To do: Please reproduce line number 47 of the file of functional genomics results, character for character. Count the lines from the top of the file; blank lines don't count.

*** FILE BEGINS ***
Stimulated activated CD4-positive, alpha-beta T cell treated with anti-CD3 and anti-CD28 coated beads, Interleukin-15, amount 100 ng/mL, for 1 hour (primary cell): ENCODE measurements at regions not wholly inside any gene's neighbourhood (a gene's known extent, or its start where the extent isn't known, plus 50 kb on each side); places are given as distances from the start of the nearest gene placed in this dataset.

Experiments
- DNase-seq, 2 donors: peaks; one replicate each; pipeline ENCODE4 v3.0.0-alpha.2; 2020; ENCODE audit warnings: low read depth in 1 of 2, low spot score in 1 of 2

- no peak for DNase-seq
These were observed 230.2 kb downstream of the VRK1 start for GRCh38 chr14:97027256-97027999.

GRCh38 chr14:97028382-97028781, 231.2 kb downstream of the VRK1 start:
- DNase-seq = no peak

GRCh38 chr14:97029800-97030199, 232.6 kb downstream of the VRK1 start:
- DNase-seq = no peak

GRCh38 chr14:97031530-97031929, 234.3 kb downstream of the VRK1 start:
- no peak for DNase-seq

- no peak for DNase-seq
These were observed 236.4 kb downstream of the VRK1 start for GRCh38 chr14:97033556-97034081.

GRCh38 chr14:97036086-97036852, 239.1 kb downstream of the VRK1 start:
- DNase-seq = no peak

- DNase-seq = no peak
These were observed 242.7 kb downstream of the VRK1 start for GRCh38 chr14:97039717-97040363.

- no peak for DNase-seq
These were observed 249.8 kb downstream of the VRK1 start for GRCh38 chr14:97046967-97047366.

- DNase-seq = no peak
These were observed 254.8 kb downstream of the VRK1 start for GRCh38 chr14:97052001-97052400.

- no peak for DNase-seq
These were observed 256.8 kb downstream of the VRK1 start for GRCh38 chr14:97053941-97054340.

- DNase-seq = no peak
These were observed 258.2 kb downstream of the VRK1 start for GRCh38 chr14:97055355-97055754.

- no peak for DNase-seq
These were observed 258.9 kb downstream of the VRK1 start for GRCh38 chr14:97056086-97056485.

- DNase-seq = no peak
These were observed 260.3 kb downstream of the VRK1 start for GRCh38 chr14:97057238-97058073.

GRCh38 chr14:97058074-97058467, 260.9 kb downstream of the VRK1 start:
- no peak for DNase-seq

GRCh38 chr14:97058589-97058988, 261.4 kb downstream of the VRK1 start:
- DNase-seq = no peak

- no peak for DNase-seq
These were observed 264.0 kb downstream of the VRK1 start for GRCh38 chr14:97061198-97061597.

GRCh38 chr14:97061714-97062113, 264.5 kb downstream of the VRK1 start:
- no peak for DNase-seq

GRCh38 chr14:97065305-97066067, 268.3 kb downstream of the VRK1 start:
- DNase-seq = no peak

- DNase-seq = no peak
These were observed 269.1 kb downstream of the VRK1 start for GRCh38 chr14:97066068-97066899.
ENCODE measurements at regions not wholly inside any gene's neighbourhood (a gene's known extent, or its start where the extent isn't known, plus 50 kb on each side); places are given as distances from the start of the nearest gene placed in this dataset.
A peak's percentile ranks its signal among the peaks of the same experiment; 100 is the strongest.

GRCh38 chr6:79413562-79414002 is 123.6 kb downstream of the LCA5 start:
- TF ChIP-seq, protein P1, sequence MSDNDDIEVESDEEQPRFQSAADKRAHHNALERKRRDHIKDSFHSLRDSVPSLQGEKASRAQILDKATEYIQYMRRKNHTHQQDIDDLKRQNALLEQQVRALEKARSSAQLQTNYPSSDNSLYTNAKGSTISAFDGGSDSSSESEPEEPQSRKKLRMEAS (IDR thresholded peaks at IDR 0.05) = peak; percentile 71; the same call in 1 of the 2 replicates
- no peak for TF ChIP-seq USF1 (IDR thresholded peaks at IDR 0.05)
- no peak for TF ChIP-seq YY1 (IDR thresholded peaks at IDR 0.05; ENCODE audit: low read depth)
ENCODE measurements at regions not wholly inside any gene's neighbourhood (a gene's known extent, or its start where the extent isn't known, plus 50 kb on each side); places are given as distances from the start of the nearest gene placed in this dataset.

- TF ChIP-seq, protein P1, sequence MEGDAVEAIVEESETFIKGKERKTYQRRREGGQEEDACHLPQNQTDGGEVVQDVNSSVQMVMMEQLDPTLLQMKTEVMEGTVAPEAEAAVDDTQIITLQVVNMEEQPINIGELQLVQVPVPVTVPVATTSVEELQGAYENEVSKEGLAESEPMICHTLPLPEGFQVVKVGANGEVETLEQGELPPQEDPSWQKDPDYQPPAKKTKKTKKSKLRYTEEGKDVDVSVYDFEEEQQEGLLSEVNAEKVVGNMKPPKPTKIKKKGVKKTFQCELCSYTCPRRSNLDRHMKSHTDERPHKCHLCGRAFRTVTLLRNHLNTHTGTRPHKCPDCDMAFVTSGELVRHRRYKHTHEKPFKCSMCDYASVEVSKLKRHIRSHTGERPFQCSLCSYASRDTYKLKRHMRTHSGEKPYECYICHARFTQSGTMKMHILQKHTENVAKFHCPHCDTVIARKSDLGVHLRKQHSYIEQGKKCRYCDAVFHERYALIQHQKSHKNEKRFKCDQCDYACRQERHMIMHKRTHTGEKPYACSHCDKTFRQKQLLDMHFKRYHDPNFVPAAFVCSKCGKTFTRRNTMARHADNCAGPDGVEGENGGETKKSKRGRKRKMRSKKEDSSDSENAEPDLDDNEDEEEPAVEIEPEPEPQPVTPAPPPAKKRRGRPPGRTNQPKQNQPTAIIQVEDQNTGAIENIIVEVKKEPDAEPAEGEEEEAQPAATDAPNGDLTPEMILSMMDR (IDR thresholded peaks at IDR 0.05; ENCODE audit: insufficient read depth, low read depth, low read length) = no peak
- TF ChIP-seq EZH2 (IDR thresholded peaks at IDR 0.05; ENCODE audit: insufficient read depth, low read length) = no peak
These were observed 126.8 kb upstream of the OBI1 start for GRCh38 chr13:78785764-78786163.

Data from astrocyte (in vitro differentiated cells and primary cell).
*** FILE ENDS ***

- no peak for TF ChIP-seq YY1 (IDR thresholded peaks at IDR 0.05; ENCODE audit: low read depth)